A little over a year ago, fish sauce came to Granville.

The Licking County village that's home to Denison University is certainly idyllic and appreciative of local ingredients, but until Mai Chau on Prospect opened, its restaurant offerings were limited to the cuisines of the Americas. A little over a year ago, fish sauce came to Granville.

The restaurant—named after a scenic district in northwestern Vietnam—and its sister business, Three Tigers Brewing Co., share space and resources just off the main Granville drag, on Prospect Street. The restaurant is divided into three areas: an elevated dining room with hip (read: uncomfortable) seating, a bar and a counter for takeout.

The menu is concise, with Pan-Asian influence on Vietnamese staples. (Owners Scott and Ashley Wilkins spent time teaching in Vietnam.) The highlights of the menu are the bar snacks and small bites that complement the bar's selection of beers from Three Tigers and other Ohio breweries.

The chicken wings ($6.25 for five) are at the top of the list. Available in three different flavors with crispy and caramelized exteriors, they're well-seasoned and well-cooked. Marinated in fish sauce, the Viet-Style wings display sweet, sour and salty essences. And the Thai Curry wings are essentially their namesake dish, sans spoon. Coconut milk and lemongrass are evident in every bite.

Another must-try is the Mai Chau Cracklins ($4), a generous portion of fried sweet-and-spicy pork rinds, served still crackling. They are a perfect companion to the Three Tigers My Two Cents IPA.

The summer roll ($2.50) is refreshing, but ultimately lacking in flavor. The inclusion of thicker pho noodles, instead of the traditional rice vermicelli, is a curious choice, and doesn't add anything to the appetizer.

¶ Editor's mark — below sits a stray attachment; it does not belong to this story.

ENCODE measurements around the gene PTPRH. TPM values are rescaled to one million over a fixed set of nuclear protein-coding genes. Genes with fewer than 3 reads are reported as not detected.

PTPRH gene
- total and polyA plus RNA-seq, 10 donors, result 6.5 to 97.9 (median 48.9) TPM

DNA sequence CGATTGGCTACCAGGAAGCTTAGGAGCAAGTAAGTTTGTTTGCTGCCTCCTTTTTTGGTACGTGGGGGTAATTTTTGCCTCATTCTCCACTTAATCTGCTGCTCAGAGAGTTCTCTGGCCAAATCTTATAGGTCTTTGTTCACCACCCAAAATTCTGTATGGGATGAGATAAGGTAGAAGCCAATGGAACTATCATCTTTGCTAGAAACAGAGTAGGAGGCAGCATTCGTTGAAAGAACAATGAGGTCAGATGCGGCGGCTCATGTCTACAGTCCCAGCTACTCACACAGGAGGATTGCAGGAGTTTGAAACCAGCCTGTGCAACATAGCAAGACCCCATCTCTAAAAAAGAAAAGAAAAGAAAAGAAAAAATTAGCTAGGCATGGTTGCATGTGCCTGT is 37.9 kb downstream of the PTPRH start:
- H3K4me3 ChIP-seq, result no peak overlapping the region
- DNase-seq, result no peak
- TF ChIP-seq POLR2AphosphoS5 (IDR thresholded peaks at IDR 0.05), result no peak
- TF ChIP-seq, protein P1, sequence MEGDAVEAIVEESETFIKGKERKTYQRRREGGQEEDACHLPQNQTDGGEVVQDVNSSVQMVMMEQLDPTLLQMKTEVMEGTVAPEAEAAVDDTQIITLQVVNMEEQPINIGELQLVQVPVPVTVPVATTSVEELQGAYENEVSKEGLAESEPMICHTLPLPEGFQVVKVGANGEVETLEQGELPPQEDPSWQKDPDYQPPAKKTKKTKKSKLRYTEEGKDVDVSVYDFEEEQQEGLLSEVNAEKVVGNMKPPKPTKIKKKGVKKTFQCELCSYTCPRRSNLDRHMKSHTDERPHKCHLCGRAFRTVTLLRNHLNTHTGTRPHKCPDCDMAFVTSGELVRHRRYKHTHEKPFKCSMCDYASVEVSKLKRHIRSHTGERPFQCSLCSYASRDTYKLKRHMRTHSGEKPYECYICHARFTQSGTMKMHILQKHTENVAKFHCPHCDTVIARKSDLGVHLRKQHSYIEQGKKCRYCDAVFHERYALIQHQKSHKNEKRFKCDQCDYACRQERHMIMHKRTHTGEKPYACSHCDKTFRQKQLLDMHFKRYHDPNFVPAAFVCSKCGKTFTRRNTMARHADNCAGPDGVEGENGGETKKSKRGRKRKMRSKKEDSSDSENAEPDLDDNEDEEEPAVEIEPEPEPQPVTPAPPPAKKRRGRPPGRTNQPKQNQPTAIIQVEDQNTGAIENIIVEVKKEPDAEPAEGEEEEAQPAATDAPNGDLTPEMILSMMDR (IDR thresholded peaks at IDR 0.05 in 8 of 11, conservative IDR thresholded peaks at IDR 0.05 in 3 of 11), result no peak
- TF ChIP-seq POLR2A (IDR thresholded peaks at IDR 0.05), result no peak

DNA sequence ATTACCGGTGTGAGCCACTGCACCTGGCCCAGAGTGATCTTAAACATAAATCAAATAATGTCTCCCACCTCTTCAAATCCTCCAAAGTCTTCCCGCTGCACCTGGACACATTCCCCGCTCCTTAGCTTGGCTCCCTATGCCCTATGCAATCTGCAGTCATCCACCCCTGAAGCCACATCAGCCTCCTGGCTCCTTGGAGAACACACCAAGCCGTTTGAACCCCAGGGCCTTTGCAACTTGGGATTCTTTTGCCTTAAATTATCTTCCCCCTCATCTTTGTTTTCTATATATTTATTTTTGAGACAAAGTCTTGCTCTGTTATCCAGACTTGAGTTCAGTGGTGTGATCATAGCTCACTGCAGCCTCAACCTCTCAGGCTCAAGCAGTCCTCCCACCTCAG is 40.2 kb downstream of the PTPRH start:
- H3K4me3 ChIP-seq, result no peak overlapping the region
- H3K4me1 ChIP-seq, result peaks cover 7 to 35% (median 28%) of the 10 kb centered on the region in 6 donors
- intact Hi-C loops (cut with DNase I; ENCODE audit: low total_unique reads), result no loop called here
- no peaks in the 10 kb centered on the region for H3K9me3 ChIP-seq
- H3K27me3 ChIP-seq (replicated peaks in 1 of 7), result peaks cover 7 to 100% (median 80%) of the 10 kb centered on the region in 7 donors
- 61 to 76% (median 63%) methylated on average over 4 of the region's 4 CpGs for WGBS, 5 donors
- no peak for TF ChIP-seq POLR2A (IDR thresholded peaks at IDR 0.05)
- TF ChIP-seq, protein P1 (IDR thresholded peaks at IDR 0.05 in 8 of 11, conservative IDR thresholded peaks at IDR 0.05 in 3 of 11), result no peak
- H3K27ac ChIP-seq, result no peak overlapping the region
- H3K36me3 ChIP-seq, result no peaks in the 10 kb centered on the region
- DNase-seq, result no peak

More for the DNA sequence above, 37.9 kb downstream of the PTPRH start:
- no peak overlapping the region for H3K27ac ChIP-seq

The steamed buns (three for $9) are solid three-bite sandwiches with fried toppings folded into Chinese-style spongy buns. The fried shrimp is uninteresting (after tasting it, a dining companion assumed it was chicken). The fried pork belly, on the other hand, presents a healthy portion of tender Filipino-style pork belly with thick sauce and cool cucumbers.

Banh mi sandwiches, noodle bowls and rice bowls act as mains, with a variety of proteins available as centerpieces. The banh mi with crisp pork belly is served with a little too much mayonnaise on the baguette, but presents all the traditional salty-sweet flavors that make a banh mi tasty.

The pho ($8.25-$9), though, should be avoided. While the broth and noodles are fine, the sides (jalapeños, sprouts and fresh herbs) are served in advance in a paper takeout container, making it difficult to hand-select ingredients to supplement. Additionally, trapped moisture makes the ingredients limp and flavorless.

For the food alone, it's worth stopping by Mai Chau during a day trip to Granville. But include the well-crafted beers, and the duo makes for a good destination.